In fact, two thirds of shoppers now use more than one channel when making purchases. Multi-channel shopping is the now the way of the world.
While we are still in the early stages of being able to accurately track multi-channel shopping behaviors, we are starting to learn more about who these multi-channel shoppers are.
A study from The Wharton School at The University of Pennsylvania surveyed 1,221 shoppers in order to understand who multi-channel shoppers are and how they shop. We’ve pulled the key points from their report and outlined what they mean for paid search advertisers.
What is Multi-Channel Shopping?
Multi-channel shopping is defined, rather intuitively, as “a consumer’s usage of more than one channel all or most of the time somewhere in the shopping process.” If you do some research before you make a purchase, whether it’s online, on your phone, or by talking to a sales rep, then you my friend are a multi-channel shopper. In fact, two thirds of shoppers reported using more than one channel during their shopping process.
So what does multi-channel shopping look like? Even in the Internet Age, brick and mortar stores are still the most popular channel, with 70% of shoppers reporting that they go to a physical store at some point during their shopping process. The Internet is the next most popular channel, with 47% of shoppers going online during their shopping process. Only 17% of shoppers turn to mobile devices and traditional catalogues/phone calls bring up the rear, with only 15% of shoppers using them in their process.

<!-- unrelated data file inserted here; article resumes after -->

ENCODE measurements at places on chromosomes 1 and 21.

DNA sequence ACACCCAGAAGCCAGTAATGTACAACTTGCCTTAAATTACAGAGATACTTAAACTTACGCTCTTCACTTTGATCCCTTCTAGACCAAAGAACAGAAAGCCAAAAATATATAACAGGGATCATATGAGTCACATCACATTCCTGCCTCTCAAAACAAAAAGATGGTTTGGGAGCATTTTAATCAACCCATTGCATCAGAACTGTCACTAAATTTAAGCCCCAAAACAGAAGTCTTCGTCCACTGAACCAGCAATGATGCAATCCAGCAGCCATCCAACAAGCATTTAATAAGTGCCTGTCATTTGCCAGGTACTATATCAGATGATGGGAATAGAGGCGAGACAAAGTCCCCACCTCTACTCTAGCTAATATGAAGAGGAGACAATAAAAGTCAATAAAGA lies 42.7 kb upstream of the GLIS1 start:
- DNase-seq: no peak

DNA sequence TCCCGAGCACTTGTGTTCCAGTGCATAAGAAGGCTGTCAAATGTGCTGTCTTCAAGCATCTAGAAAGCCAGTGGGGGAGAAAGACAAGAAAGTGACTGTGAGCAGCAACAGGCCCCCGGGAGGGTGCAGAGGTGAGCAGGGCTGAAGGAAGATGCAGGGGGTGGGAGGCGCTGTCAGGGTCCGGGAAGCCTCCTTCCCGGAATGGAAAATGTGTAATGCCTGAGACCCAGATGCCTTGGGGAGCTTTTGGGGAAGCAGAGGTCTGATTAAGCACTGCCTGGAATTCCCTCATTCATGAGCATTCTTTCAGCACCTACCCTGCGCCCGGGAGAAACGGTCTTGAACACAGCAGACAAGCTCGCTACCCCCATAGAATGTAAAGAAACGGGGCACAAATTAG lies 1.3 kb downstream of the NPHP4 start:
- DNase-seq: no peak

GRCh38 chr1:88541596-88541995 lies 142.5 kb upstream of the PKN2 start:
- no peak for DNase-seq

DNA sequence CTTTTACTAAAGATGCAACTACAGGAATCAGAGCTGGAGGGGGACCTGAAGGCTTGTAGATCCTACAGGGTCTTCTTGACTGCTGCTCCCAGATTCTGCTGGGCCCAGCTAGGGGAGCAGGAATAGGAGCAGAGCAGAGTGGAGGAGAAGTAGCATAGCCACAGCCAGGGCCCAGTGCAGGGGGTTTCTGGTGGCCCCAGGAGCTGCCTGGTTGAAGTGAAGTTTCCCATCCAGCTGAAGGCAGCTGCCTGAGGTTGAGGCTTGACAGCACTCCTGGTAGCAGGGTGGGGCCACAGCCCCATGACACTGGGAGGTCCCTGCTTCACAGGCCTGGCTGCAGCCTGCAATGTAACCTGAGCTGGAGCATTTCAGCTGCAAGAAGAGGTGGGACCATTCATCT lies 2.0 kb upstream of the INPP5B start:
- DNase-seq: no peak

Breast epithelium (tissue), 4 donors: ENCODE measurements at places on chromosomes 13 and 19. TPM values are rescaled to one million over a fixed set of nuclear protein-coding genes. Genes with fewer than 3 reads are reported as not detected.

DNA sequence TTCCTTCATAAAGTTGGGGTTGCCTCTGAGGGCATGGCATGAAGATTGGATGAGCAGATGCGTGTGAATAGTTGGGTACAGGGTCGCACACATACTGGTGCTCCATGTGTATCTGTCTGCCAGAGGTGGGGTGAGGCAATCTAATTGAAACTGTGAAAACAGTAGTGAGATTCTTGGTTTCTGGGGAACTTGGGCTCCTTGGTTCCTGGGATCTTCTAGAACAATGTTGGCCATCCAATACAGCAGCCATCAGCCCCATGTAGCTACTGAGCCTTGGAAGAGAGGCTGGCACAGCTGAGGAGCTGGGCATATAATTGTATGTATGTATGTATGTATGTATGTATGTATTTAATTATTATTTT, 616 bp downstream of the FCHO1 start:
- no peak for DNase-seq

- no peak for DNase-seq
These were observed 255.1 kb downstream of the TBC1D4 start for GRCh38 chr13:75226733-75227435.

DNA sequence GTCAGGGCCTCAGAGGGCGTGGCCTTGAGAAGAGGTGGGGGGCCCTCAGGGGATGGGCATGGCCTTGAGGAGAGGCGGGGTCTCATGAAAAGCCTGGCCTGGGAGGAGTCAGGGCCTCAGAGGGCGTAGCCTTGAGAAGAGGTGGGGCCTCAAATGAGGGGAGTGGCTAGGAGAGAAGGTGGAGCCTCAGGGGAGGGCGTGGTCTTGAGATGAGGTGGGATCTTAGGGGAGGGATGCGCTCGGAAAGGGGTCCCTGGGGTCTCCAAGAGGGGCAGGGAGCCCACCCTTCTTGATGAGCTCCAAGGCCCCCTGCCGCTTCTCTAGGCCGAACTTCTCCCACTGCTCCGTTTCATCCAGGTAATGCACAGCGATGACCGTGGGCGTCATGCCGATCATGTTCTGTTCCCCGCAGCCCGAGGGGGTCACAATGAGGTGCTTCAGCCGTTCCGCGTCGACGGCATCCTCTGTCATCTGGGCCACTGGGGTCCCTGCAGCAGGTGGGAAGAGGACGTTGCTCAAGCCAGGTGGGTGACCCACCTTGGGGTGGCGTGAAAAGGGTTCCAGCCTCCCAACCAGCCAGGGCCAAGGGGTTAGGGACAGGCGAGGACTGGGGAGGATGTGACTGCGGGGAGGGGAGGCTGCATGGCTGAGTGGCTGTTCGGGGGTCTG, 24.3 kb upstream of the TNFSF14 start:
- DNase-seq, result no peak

What Do Advertisers and Retailers Need to Know?
First, make sure that you are present for as much of the shopping cycle as possible by utilizing remarketing. By nature, multi-channel shoppers do much more research when they shop, taking up to a week before they finally make a purchase. Though they take longer to make their purchases, multi-channel shoppers also tend to spend more.
Second, give shoppers an excellent customer experience. Multi-channel shoppers tend to be more loyal to brands and retailers than mono-channel shoppers, but don’t take that for granted. Because they are so discerning, multi-channel shoppers may also be more likely to avoid a retailer with whom they’ve had a bad experience. Exceptional customer service is likely a key factor when it comes to getting and keeping these valuable multi-channel shoppers.
Finally, I’m going to keep beating this dead horse and tell you that mobile really is a big deal, and you need to jump on the bandwagon if you haven’t already. Even though tracking for multi-channel shoppers isn’t perfected yet, advertisers still need to be present on multiple channels, which may be as simple as loosening some of your mobile bid adjustments. If mobile hasn’t been profitable for you in the past, consider starting with your branded campaign. At the very least, you want to be able to capture and capitalize on the increased brand loyalty of multi-channel shoppers by showing up when they google you from their smartphones.
With the rapid diffusion of technology, multi-channel shopping is only going to continue growing. As such, it’s increasingly important for advertisers to be present on all possible channels. The roads may be diverging in the wood, but you can still have them all lead to the same place: your “Thank You” page.
To learn how we helped one retailer achieve 40% YOY growth with the right strategies for a multi-channel world, watch our on-demand webinar, Paid Search Strategies for Multi-Channel Retailers in a Multi-Screen World.